On Wednesday, the SAF confirmed that extra troops had been deployed in parts of South Darfur, without giving details of numbers, but said the move was "normal," given the presence of Darfur rebels in those areas.

"To us as soldiers, the practice of relocating troops is normal, because we are free to move our troops where we want, when we want, and in those areas, the Darfur rebels are active," the army's spokesman Sawarmi Khaled Saad told AFP.

The south has consistently rejected northern claims that it has been aiding the Darfur rebels.

. Comment on this article via your Facebook, Yahoo, AOL, Hotmail login.

Share this article via these popular social media networks
del.icio.usdel.icio.us DiggDigg RedditReddit GoogleGoogle

Somalia Islamists vow loyalty to Zawahiri
Mogadishu, Somalia (UPI) Jun 21, 2011
The al-Shabaab Islamist group has sworn allegiance to Ayman al-Zawahiri, the new leader of al-Qaida, and declared, "We await your instructions." Al-Shabaab - The Youth - is losing ground to an offensive by Somalia's Western-backed Transitional Federal Government, backed by African peacekeepers, in Mogadishu, war-battered capital of the Horn of Africa state. But with two dozen, ... read more

Haiti leader vows to tighten adoption rules

Russia finds nuclear safety faults after Fukushima

New Zealand offers to buy 5,000 quake-hit homes

Japan cleaning radioactive water, says PM aide

Stretching Old Material Yields New Results for Energy

Rare earth minerals prices skyrocket

Tablet war heats up as Asia challenges iconic iPad

Android phones to pit vampires against slayers

Court moves to suspend work on Chilean dam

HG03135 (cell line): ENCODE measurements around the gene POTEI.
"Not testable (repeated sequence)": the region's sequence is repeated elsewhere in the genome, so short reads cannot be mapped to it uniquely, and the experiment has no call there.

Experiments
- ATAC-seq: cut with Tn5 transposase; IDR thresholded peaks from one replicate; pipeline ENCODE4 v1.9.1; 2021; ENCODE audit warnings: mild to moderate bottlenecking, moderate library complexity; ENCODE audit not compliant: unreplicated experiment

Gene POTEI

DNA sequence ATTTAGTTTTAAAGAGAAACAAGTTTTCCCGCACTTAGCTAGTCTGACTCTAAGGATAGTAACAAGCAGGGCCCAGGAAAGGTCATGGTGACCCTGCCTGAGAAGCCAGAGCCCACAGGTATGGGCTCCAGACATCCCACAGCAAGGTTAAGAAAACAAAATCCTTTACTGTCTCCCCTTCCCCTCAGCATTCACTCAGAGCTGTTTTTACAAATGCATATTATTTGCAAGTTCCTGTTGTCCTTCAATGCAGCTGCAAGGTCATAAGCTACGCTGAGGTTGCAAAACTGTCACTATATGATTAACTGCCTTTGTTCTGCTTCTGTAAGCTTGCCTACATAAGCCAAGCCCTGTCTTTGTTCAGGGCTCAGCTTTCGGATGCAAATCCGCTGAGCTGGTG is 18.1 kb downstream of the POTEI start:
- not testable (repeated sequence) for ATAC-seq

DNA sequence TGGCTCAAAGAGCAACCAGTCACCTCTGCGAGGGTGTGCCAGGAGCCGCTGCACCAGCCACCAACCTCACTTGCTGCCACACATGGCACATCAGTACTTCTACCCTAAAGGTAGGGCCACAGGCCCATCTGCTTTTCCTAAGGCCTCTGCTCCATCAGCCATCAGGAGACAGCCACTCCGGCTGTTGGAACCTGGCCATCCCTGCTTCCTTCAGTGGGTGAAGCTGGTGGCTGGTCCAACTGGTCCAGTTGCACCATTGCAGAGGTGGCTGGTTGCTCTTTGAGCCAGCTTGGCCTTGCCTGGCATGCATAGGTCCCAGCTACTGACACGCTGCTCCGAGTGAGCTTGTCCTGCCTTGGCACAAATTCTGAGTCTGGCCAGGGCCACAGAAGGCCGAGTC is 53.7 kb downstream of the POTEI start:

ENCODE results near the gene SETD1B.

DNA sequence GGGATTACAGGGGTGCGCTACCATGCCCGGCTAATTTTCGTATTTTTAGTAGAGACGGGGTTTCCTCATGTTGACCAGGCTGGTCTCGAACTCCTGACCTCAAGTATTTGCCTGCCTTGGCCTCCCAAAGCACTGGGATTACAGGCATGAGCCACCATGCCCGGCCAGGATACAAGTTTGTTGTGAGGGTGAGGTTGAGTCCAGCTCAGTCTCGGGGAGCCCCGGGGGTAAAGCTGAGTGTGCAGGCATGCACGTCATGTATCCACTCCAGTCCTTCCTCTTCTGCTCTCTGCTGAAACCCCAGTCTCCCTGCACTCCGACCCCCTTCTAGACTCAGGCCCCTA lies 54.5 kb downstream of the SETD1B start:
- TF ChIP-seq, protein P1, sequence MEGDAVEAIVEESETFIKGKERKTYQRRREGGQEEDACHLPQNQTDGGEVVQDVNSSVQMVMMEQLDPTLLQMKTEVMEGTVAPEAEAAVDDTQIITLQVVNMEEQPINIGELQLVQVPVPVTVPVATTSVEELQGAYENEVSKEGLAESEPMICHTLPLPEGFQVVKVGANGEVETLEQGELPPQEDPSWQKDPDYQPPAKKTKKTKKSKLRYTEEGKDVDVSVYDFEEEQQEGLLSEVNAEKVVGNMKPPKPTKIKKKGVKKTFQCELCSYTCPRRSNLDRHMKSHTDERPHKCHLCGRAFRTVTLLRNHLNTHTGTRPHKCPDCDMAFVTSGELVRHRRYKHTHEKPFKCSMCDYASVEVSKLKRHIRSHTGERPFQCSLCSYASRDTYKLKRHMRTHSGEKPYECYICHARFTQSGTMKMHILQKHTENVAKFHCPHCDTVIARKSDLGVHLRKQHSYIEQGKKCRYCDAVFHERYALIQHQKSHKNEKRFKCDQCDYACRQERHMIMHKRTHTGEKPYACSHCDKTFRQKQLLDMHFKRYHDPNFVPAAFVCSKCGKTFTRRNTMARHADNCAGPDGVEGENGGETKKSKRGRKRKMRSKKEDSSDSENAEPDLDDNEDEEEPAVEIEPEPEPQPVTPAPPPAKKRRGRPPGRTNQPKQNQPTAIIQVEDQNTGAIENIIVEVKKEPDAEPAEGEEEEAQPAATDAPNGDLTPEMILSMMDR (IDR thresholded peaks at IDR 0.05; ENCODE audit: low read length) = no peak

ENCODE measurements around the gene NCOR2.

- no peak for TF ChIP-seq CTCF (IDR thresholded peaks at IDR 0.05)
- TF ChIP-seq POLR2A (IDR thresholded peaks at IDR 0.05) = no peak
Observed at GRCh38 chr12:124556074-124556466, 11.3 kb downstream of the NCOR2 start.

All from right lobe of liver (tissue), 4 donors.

Discards ban 'will boost fisheries'

'Super sand' for better purification of drinking water

Pacific's California current likened to Africa's Serengeti Plain

NASA to embark on last leg of Arctic sea study

Life Between Snowball Earths

Arctic snow harbors deadly assassin

Glaciations may have larger influence on biodiversity than current climate

Fungicides may not increase corn yields unless disease develops

Artificial light quality affects herbivore preference for seedlings

European And US Consumer Views On Cloned Products Differ

Early-season strawberry tested in high elevation conditions

Stiff sediments made 2004 Sumatra earthquake deadliest in history

Floods kill 24 as rains pound north Nigeria city

Patagonian shepherds fear Chile ash disaster

Japan lifts tsunami warning after strong quake

China's power play for Africa alarms U.S.

World Bank to fund environment projects in Madagascar

Somalia Islamists vow loyalty to Zawahiri

Sudan army 'to fight by all means' in border state

Researchers find smart decisions for changing environmental times

Can humans sense the Earth's magnetism

Walker's World: Here come the 'age wars'

Family genetic research reveals the speed of human mutation

Memory Foam Mattress Review
Newsletters :: SpaceDaily Express :: SpaceWar Express :: TerraDaily Express :: Energy Daily
XML Feeds :: Space News :: Earth News :: War News :: Solar Energy News

The content herein, unless otherwise known to be public domain, are Copyright 1995-2011 - Space Media Network. AFP and UPI Wire Stories are copyright Agence France-Presse and United Press International. ESA Portal Reports are copyright European Space Agency. All NASA sourced material is public domain. Additional copyrights may apply in whole or part to other bona fide parties. Advertising does not imply endorsement,agreement or approval of any opinions, statements or information provided by Space Media Network on any Web page published or hosted by Space Media Network. Privacy Statement